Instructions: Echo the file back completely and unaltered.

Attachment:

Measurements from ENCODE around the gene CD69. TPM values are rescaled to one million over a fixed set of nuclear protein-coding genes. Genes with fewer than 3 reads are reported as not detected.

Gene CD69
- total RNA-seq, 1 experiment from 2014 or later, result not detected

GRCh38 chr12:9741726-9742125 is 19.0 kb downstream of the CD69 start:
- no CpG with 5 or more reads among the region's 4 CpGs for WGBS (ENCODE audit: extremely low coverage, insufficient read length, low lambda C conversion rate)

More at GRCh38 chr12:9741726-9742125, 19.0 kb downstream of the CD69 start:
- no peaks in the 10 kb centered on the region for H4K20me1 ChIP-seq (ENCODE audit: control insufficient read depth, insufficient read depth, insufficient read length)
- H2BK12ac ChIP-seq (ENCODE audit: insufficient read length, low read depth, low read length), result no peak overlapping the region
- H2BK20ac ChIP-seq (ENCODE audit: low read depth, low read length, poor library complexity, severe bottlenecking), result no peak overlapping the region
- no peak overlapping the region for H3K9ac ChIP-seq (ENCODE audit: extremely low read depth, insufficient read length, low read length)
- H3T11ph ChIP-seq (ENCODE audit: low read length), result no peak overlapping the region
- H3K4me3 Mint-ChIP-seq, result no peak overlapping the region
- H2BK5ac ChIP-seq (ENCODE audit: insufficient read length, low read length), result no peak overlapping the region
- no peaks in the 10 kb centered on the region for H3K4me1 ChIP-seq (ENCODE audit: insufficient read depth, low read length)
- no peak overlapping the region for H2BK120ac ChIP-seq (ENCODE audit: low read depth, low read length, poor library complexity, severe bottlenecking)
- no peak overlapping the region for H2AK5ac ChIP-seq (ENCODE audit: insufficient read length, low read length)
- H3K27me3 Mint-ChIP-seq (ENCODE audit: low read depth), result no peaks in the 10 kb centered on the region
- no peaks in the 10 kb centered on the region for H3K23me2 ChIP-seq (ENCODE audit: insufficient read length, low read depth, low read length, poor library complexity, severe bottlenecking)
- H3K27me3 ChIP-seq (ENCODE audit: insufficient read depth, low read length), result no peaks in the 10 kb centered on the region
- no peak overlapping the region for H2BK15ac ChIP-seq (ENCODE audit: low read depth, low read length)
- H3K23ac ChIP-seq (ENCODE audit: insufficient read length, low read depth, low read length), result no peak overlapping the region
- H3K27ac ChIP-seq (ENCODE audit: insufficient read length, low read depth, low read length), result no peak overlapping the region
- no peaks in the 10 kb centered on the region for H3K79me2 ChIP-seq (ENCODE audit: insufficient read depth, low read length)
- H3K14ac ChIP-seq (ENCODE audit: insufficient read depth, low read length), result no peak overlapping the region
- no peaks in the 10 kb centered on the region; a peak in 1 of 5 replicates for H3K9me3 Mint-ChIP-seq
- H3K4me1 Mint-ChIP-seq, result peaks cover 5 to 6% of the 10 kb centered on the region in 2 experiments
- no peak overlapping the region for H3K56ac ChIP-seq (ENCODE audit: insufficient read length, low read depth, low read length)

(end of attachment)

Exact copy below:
Measurements from ENCODE around the gene CD69. TPM values are rescaled to one million over a fixed set of nuclear protein-coding genes. Genes with fewer than 3 reads are reported as not detected.

Gene CD69
- total RNA-seq, 1 experiment from 2014 or later, result not detected

GRCh38 chr12:9741726-9742125 is 19.0 kb downstream of the CD69 start:
- no CpG with 5 or more reads among the region's 4 CpGs for WGBS (ENCODE audit: extremely low coverage, insufficient read length, low lambda C conversion rate)

More at GRCh38 chr12:9741726-9742125, 19.0 kb downstream of the CD69 start:
- no peaks in the 10 kb centered on the region for H4K20me1 ChIP-seq (ENCODE audit: control insufficient read depth, insufficient read depth, insufficient read length)
- H2BK12ac ChIP-seq (ENCODE audit: insufficient read length, low read depth, low read length), result no peak overlapping the region
- H2BK20ac ChIP-seq (ENCODE audit: low read depth, low read length, poor library complexity, severe bottlenecking), result no peak overlapping the region
- no peak overlapping the region for H3K9ac ChIP-seq (ENCODE audit: extremely low read depth, insufficient read length, low read length)
- H3T11ph ChIP-seq (ENCODE audit: low read length), result no peak overlapping the region
- H3K4me3 Mint-ChIP-seq, result no peak overlapping the region
- H2BK5ac ChIP-seq (ENCODE audit: insufficient read length, low read length), result no peak overlapping the region
- no peaks in the 10 kb centered on the region for H3K4me1 ChIP-seq (ENCODE audit: insufficient read depth, low read length)
- no peak overlapping the region for H2BK120ac ChIP-seq (ENCODE audit: low read depth, low read length, poor library complexity, severe bottlenecking)
- no peak overlapping the region for H2AK5ac ChIP-seq (ENCODE audit: insufficient read length, low read length)
- H3K27me3 Mint-ChIP-seq (ENCODE audit: low read depth), result no peaks in the 10 kb centered on the region
- no peaks in the 10 kb centered on the region for H3K23me2 ChIP-seq (ENCODE audit: insufficient read length, low read depth, low read length, poor library complexity, severe bottlenecking)
- H3K27me3 ChIP-seq (ENCODE audit: insufficient read depth, low read length), result no peaks in the 10 kb centered on the region
- no peak overlapping the region for H2BK15ac ChIP-seq (ENCODE audit: low read depth, low read length)
- H3K23ac ChIP-seq (ENCODE audit: insufficient read length, low read depth, low read length), result no peak overlapping the region
- H3K27ac ChIP-seq (ENCODE audit: insufficient read length, low read depth, low read length), result no peak overlapping the region
- no peaks in the 10 kb centered on the region for H3K79me2 ChIP-seq (ENCODE audit: insufficient read depth, low read length)
- H3K14ac ChIP-seq (ENCODE audit: insufficient read depth, low read length), result no peak overlapping the region
- no peaks in the 10 kb centered on the region; a peak in 1 of 5 replicates for H3K9me3 Mint-ChIP-seq
- H3K4me1 Mint-ChIP-seq, result peaks cover 5 to 6% of the 10 kb centered on the region in 2 experiments
- no peak overlapping the region for H3K56ac ChIP-seq (ENCODE audit: insufficient read length, low read depth, low read length)